My clients are complicated, just like all human beings. I have clients who do gross and socially inappropriate things in public. If I am embarrassed by their actions, that’s my problem, not theirs. I have clients who gently stroke my hair with shaky hands, who silently share their favorite foods with me, who flap and jump and screech with excitement when I arrive at their door. I wouldn’t trade their flapping hands and shining eyes for anything in the world. Their very existence is beautiful.
My clients usually have impairments. My clients are often disabled. My clients are all cool and interesting people. Some of my clients notice things others miss. Some communicate eloquently without language. Some make jokes using only one or two words. Some have skills in memory, engineering and music that make me envious. You might be very surprised by which descriptions belong to which clients.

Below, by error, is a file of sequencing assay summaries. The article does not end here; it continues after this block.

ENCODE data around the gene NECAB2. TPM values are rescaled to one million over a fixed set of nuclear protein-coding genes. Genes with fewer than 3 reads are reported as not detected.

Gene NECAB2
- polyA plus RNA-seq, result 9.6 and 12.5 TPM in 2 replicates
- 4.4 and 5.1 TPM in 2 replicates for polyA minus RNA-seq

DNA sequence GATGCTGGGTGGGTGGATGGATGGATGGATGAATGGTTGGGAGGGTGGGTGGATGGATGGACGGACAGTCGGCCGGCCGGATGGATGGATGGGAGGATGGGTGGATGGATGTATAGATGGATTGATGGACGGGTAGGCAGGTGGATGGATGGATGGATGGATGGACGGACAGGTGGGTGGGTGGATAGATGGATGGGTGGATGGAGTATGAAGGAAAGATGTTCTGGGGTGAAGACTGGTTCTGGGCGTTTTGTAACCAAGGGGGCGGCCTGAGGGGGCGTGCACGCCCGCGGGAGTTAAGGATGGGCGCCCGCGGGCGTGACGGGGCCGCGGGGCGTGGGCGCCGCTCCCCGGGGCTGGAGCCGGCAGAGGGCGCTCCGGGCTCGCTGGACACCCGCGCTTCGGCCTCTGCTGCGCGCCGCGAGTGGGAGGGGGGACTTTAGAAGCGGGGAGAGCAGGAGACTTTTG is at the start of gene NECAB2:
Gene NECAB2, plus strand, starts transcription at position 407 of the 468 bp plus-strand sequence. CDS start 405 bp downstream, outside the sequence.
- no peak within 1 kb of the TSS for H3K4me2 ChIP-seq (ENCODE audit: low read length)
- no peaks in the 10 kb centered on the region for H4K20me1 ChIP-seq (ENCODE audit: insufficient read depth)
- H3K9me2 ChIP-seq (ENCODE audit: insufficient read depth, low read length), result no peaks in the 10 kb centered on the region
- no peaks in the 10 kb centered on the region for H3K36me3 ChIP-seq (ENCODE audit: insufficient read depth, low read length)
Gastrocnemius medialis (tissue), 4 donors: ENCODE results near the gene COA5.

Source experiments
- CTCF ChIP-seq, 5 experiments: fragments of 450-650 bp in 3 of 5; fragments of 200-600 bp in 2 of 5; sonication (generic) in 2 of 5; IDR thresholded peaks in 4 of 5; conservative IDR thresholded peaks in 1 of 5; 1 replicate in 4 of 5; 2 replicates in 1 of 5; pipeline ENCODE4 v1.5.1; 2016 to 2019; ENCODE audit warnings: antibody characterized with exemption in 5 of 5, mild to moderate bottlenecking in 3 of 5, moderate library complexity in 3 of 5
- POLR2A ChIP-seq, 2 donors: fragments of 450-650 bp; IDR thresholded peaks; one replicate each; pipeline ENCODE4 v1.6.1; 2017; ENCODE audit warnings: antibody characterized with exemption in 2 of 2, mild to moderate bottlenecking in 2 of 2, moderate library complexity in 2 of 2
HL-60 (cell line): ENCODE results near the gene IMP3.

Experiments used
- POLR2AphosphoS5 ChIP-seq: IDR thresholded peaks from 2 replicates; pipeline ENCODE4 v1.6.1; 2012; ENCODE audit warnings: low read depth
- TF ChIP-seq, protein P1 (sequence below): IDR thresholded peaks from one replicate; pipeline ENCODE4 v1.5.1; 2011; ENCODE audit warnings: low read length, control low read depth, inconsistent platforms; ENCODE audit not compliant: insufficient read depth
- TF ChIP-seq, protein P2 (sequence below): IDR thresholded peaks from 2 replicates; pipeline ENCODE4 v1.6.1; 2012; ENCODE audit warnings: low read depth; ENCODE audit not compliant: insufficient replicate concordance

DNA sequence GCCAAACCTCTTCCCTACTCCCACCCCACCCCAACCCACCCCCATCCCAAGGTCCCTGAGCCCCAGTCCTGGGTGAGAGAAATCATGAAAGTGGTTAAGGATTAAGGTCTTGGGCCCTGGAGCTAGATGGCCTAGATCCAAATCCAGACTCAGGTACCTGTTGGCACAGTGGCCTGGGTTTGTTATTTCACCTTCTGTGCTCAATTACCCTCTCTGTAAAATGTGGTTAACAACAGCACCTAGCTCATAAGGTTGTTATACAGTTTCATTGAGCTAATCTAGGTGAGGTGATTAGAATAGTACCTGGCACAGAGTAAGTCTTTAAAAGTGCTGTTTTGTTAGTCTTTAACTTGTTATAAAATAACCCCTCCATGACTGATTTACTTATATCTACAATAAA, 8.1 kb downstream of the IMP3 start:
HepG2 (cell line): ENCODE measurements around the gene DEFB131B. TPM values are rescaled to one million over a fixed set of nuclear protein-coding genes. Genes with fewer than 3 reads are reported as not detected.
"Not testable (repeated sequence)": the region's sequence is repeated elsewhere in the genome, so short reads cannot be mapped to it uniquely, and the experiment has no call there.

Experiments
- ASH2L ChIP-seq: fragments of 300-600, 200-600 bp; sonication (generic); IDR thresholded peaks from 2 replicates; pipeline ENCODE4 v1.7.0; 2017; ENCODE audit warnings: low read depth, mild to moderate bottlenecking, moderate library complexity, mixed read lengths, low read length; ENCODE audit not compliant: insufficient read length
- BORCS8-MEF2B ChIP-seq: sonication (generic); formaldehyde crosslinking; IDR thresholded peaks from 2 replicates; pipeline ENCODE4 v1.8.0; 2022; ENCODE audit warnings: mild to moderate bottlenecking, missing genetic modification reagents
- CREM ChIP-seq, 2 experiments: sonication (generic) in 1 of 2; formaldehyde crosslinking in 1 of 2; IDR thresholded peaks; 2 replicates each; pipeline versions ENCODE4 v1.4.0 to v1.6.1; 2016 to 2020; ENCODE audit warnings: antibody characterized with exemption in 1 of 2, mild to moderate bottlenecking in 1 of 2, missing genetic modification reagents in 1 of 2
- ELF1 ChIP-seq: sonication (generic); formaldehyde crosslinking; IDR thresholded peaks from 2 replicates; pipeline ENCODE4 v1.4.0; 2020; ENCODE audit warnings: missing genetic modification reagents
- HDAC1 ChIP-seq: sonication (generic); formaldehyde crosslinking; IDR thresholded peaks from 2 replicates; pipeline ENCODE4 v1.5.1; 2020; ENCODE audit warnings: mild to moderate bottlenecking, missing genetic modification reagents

Respecting neurodiversity means challenging assumptions about what intelligence is and how to measure it. It means reminding ourselves that just because a person can’t speak doesn’t mean they aren’t listening. It means not asking someone to prove their intelligence before talking to them in an age-appropriate way or offering them intellectually stimulating opportunities. It means remembering that there can be a huge disconnect between mind and body, and that a person’s actions may not reflect their intentions, especially when they are overwhelmed or upset.